Not long ago I had an interesting conversation with a customer, a corporate quality systems guy from a multi-plant corporation.
We had installed GainSeeker as a pilot project at one of his plants, and he and I met to plan deployment to another division. Unfortunately a couple weeks after we launched the pilot, corporate had completely upset the management apple cart at the plant and brought in (among others) a new quality manager. We met the QM and I’m sorry to say she had that deer-in-the-headlights look:bright and capable but completely overwhelmed.
In short, GainSeeker was installed but not being used except to collect a bunch of data. Not to put too fine a point on it, the QM’s training reminded me of the Dilbert cartoon where Dilbert says to the new hire: “This is your mouse. Move it around if you see anyone coming. And remember if you ask any questions you’re bothering me.”
My corporate contact bemoaned the lack of evidence to take back to his boss, which led us back into a conversation that we had touched on many times before: “Why are you deploying GainSeeker in the first place? Where is the money?”
As we talked it became clear that material costs were going through the roof, and the company needed to find ways to control and reduce those costs.
Eventually we went back to the QM’s office and her computer where we spent about 10 minutes digging into the data that they were already collecting.
What I found surprised all three of us. Here is a control chart of the data, our starting point. (Click on the chart to see it full-sized in a new window.)
A quick glance at this chart shows some fundamental instabilities. (And I wouldn’t recommend putting specs on the chart, but that is another topic.) But looked at this way, the chart doesn’t help us get to the underlying issue – reducing material cost.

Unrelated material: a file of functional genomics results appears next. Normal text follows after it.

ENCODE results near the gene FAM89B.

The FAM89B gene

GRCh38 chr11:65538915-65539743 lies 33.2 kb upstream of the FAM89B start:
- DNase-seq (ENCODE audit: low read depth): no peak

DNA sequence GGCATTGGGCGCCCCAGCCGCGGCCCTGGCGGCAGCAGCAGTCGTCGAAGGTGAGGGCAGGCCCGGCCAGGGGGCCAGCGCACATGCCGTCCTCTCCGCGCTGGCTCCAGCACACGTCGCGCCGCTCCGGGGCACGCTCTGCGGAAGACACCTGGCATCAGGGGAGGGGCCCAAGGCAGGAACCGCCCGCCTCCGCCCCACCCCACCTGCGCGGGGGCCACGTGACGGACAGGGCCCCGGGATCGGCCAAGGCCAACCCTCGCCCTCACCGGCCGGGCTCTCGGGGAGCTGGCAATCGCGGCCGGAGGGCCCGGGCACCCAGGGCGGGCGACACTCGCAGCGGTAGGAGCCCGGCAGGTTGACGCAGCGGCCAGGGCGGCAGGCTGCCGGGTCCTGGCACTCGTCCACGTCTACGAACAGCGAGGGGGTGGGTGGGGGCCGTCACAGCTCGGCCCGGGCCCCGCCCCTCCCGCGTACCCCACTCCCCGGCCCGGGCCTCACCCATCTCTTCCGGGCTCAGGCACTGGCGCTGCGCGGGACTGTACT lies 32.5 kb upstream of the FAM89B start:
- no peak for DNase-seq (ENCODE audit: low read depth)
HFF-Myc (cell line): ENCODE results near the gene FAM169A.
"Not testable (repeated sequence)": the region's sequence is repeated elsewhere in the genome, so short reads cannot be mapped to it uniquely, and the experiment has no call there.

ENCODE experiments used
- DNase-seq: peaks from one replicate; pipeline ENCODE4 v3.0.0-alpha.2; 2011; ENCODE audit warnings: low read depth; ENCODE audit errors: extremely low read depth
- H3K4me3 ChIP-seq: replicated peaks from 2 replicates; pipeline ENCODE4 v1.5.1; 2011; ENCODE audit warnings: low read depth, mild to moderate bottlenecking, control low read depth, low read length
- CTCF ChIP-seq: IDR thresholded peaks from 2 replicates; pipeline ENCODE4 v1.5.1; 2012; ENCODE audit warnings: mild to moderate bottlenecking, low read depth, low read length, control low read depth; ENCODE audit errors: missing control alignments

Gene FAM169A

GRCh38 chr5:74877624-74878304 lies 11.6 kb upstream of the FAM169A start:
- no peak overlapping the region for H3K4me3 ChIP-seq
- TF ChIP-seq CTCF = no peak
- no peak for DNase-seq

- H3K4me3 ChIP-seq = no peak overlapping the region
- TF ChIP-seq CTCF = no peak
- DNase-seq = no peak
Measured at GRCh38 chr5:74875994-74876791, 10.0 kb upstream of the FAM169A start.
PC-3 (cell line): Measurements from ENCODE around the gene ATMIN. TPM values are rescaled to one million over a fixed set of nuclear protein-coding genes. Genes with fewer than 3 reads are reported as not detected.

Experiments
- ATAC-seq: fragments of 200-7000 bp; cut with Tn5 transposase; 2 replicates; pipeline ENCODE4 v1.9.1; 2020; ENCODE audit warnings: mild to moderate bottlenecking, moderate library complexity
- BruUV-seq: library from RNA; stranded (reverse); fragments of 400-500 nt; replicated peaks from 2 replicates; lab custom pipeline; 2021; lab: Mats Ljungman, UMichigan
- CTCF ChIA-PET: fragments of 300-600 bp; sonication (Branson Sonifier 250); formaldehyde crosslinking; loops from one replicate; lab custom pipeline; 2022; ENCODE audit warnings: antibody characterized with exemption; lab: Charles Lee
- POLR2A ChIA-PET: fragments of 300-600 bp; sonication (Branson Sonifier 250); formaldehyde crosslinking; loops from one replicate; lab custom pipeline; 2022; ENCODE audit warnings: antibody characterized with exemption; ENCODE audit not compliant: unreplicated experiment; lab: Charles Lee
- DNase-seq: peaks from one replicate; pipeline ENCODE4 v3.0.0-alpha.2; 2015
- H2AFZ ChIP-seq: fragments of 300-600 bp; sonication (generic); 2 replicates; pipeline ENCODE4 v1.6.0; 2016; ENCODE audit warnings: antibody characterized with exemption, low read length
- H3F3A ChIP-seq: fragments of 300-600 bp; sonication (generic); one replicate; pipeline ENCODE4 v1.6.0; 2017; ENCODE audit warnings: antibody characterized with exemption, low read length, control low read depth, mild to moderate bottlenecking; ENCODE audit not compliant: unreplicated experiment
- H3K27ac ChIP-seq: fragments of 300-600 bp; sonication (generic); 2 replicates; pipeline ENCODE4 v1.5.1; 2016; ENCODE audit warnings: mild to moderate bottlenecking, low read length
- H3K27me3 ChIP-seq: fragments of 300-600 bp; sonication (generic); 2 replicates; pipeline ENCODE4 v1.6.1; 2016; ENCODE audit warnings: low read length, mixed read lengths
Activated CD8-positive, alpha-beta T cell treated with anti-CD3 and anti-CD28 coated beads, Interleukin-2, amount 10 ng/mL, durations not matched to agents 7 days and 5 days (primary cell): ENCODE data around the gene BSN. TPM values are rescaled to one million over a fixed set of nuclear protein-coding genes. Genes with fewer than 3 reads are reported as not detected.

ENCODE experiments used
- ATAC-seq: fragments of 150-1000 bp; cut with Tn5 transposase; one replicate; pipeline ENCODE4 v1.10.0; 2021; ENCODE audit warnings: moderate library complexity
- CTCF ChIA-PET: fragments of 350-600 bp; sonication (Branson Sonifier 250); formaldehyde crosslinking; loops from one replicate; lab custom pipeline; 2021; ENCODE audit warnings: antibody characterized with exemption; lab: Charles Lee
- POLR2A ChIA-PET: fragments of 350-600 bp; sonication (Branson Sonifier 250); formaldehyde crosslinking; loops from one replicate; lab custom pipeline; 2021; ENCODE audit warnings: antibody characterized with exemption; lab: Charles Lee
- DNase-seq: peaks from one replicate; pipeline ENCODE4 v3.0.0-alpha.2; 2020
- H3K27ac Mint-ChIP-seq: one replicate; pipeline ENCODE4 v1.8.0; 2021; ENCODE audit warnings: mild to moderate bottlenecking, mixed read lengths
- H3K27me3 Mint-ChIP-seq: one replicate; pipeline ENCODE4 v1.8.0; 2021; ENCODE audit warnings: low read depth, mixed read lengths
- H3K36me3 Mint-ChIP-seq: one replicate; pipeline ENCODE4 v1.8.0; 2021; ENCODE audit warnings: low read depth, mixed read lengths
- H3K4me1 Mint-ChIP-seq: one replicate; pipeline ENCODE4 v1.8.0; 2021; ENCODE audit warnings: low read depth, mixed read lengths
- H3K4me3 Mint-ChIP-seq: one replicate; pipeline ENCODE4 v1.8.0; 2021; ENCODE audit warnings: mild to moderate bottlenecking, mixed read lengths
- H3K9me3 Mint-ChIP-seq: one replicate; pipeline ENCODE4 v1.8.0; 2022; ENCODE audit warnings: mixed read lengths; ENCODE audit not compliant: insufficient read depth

I wanted to see if GainSeeker’s Analysis Wizard could help us see inside the data to identify any underlying causes.
In a few seconds I had learned that Shift A had the highest variance among three shifts. Not only that, but the wizard automatically drilled into that shift and pinpointed clock number (operator) as the number one driver of variation on that shift. You can see that in the following chart.
If you click on this chart it will open in a new tab or window, and you’ll see that the data for Operator 710 looks quite different from the others.
So how does this translate to the bottom line? I’m out of time for now, but stay tuned: that will be the subject of my next post.
Speaking of staying tuned…
Are you new to staying tuned to blogs? The best way to stay tuned is to set up an RSS Reader. There are lots of good sources on the web that explain how to do that. Here is one, and here are several more on video.